Leave me alone with God
As much as may be.
As the tide draws the waters
Close in upon the shore,
Make me an island, set apart.
Alone with you, Oh God,
Holy to You.
Then, with the turning of the tide,
Prepare me to carry your presence
To the busy world beyond.
The world that rushes in on me.
Til the waters come again,
And take me back to You.
St. Aidan of Lindisfarne
No man is an island entire of itself; every man
is a piece of the continent, a part of the main;
if a clod be washed away by the sea, Europe
is the less, as well as if a promontory were, as
well as any manner of thy friends or of thine
own were; any man’s death diminishes me,
because I am involved in mankind.
And therefore never send to know for whom
the bell tolls; it tolls for thee.
As an English teacher, it’s in my nature to appreciate juxtaposition. I love putting two texts next to each other for my students, showing them how that placement can change our interpretation of what we’re reading. The Bible tends toward juxtaposition, too; by setting two things next to each other, we can understand each more clearly, and grow closer to Christ through that process.
One juxtaposition that the Church provides us with in the Gospel from a few weeks ago was the parable of the Publican and the Pharisee. Both men go to the temple to pray, and have vastly different experiences with prayer, side by side. One man walks away justified; the other does not. The Pharisee spends his time talking about how he’s not like other men, and he lists off all his great accomplishments. The publican, a tax collector, takes a different approach. He does not raise his eyes to heaven; instead, he beats his chest and says “God, be merciful to me a sinner!” Any guesses on who walks away justified?
We’ve heard this story so many times, but as is true with all Scripture, something new stands out to me each time I hear it. This time, it was my dad who pointed out something new to me. He noticed that when the Pharisee is being described, Jesus says, “The Pharisee stood and prayed thus with himself” (Luke 18:12).
I talk to myself all day long, and quarantine has certainly exacerbated this habit. I walk myself mentally (and often, out loud) through my tasks of the day, through my thoughts, through my worries. And sometimes, I say God’s name during that time. However, I’ve been realizing just how important it is that we talk to God when we pray, not to ourselves. It’s easy to think we’re praying when really, we’re just talking to ourselves. Like the Pharisee, we’re building ourselves up, or trying to make sense of something all on our own. What does it look like to transform that self talk into a dialogue with God?
I find the prayer by St. Aidan of Lindisfarne particularly helpful in this area. St. Aidan asks that he might be alone with God, holy to Him, as an island. This time is set aside for God alone, for “as much as may be.” This alone time with God is not without purpose; it is specifically set aside to prepare St. Aidan for “the busy world beyond,” the world that rushes in on him. This time isn’t for cataloguing the day’s tasks or walking in circles around our own thoughts; it’s to simply be present with God, here and now.
In my first year of teaching, I woke up every morning to a tidal wave of anxiety about entering my classroom. Despite a solid education that prepared me to teach, I was never ready for the chaos that my classroom often turned into. I had never taught freshman in high school before, and learning how to best teach them is something I still grapple with. I had many wonderful experiences in my classroom that I’m grateful for: students who progressed in their reading skills, moments of genuine connection and mutual appreciation. I had the opposite as well: tense moments of misunderstanding or misaligned expectations with students, and even a physical fight that once broke out in my room. Every day I felt the fear that I would have a bad day instead of a good one. Some days, that fear was a self-fulfilling prophecy. But morning after morning, as I felt my chest tighten with that anticipatory anxiety, I stood before my icons, and I closed my eyes. I pictured myself standing on a small patch of sand, no bigger than a few feet in diameter, surrounded by clear and calm waters, and I prayed the prayer of St. Aidan. Alone with God, holy to Him. And I prayed that God would prepare me for whatever moods, attitudes, dispositions, needs, and wants I might encounter in my students that day. That as the world rushed in on me, I would stay grounded in God’s presence.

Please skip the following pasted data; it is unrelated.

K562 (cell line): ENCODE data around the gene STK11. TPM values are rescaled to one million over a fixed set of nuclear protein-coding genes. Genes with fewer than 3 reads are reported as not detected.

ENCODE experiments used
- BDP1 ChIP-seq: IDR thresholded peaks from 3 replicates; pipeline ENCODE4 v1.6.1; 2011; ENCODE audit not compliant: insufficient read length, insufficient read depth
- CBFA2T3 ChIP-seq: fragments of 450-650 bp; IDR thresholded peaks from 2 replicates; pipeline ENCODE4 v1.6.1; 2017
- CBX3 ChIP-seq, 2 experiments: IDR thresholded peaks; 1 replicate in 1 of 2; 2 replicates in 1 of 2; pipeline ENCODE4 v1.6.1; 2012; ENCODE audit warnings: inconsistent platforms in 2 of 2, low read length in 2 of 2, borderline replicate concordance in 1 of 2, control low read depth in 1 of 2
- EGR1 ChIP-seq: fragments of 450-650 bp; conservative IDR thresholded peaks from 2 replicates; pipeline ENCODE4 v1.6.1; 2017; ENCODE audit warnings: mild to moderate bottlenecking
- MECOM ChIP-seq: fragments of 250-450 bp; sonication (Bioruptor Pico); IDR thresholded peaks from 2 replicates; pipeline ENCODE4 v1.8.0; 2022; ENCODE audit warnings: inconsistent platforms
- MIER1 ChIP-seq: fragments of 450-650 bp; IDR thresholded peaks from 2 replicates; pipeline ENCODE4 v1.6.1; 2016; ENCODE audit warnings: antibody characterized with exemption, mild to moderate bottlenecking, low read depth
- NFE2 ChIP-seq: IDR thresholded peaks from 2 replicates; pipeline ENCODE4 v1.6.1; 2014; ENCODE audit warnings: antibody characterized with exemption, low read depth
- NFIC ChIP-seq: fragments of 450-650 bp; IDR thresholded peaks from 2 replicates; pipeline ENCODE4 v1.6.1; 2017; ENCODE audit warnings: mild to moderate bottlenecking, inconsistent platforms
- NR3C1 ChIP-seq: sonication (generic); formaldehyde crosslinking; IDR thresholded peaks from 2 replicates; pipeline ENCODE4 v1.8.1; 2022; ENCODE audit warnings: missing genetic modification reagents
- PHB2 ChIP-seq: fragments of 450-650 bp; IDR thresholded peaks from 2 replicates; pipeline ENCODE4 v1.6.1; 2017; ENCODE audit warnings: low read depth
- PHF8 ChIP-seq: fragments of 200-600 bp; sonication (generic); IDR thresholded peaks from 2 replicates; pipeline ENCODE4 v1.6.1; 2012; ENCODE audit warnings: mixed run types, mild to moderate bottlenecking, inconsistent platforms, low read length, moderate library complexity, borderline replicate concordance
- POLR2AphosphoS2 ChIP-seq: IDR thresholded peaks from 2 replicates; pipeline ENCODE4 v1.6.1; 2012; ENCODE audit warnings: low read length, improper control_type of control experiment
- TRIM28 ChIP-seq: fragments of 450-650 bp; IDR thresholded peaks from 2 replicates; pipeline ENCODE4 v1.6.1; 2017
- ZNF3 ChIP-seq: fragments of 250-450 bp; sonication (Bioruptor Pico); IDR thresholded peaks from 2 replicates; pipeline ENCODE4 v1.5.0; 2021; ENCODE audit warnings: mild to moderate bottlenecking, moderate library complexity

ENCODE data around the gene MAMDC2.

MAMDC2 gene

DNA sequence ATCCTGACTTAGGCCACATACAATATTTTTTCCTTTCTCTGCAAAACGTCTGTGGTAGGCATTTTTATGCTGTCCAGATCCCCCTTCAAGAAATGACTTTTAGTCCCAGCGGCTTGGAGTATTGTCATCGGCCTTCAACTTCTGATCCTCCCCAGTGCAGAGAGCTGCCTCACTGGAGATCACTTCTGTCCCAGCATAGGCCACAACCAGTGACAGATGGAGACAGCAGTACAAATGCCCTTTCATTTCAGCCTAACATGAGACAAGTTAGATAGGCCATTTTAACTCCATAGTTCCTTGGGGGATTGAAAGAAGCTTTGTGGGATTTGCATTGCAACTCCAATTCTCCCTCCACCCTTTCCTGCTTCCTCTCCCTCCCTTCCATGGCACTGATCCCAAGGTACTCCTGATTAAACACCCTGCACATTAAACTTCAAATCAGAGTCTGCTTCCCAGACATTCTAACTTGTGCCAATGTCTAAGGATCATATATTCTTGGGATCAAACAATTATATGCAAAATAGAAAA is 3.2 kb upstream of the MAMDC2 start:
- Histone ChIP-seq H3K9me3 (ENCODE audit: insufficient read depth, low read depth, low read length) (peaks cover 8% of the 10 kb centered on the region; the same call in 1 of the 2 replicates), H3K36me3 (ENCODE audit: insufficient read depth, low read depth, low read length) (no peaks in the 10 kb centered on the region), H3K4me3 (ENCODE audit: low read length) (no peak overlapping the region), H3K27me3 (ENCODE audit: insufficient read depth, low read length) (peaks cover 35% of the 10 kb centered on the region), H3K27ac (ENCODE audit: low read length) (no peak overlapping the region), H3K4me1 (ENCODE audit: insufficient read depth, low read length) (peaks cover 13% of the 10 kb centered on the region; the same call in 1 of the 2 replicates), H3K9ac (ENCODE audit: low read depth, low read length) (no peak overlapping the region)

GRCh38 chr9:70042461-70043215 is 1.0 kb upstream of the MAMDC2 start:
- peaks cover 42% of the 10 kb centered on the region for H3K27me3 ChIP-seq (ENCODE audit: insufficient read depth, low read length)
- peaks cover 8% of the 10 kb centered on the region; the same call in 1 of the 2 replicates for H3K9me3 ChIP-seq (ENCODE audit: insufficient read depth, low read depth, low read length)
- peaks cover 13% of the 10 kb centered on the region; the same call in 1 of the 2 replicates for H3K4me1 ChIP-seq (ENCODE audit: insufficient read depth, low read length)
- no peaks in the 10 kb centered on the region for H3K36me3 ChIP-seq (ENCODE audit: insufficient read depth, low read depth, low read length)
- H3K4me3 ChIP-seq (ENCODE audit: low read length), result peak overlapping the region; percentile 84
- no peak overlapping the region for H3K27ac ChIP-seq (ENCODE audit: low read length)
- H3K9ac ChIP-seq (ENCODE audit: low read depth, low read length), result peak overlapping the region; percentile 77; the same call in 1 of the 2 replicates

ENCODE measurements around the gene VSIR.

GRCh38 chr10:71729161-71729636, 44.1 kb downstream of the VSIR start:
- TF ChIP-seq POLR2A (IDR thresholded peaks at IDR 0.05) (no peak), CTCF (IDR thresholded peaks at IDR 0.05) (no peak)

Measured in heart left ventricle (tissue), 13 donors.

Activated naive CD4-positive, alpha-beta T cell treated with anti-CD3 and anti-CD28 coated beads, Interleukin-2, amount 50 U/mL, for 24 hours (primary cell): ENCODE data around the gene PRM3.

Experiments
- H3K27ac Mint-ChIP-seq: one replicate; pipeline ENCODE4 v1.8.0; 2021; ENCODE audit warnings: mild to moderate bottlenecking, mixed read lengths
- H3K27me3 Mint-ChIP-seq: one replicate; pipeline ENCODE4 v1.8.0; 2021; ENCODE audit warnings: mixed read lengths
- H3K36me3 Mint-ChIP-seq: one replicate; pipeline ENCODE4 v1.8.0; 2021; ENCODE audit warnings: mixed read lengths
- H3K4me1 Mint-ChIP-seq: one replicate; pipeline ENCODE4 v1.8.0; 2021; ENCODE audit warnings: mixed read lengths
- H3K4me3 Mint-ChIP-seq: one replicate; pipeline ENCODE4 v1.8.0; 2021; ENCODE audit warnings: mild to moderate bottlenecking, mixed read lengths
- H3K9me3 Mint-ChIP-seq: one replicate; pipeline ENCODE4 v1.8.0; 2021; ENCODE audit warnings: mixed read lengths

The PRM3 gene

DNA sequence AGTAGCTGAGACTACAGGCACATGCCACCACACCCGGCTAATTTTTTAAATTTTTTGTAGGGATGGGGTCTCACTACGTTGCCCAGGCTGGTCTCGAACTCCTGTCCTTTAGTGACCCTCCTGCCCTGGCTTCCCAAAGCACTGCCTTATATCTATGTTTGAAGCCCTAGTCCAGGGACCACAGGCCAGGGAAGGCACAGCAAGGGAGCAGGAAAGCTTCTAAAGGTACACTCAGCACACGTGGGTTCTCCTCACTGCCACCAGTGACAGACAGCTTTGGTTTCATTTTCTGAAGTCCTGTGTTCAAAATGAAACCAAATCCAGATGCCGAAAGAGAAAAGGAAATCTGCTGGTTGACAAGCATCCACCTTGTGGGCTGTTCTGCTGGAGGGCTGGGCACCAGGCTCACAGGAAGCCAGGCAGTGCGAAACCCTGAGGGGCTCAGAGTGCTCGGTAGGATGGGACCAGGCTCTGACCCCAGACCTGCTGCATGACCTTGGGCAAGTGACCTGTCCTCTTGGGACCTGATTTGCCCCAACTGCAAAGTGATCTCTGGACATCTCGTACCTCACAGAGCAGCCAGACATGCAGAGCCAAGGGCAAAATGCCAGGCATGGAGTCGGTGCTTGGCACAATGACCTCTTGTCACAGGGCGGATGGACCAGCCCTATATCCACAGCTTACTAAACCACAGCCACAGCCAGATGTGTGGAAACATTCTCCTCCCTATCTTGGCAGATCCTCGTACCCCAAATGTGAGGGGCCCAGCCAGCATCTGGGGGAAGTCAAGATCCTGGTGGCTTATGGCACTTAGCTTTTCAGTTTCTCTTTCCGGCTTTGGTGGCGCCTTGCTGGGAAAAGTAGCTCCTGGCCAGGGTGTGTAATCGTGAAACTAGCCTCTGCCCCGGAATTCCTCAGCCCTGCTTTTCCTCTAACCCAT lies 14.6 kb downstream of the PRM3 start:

I didn’t always stay grounded. I lost my patience, I lost my temper. I mistakenly hurt my relationships with students in the very moments that I was trying to heal them. I lost my way, again and again. But the waters came again, every day, and took me back to God. Alone with Him, holy to Him, to a place where I was being prepared, always, to face that challenge again. Through this prayer, God was constantly preparing me to accept the call to love and serve, even when it didn’t feel nice or easy or natural. John Donne writes that, “no man is an island, entire of itself.” He writes that, “I am involved in mankind.” To first spend this time with God is a way to be more wholly involved. Juxtaposing these writings of St. Aidan and Donne reminds me of my purpose in prayer. My purpose is to never permanently retreat or isolate, but to consciously, and only for a time, step away from the world and into God’s presence, that I might be prepared to carry it with me beyond that moment.
As you consider the work of love that the Lord has called you to do, whatever it may be, I pray that you find time to be alone with God, talking not to yourself, but to Him. May this prayer from St. Aidan guide you toward balance, so that your solitude with God might prepare you for deeper involvement with mankind.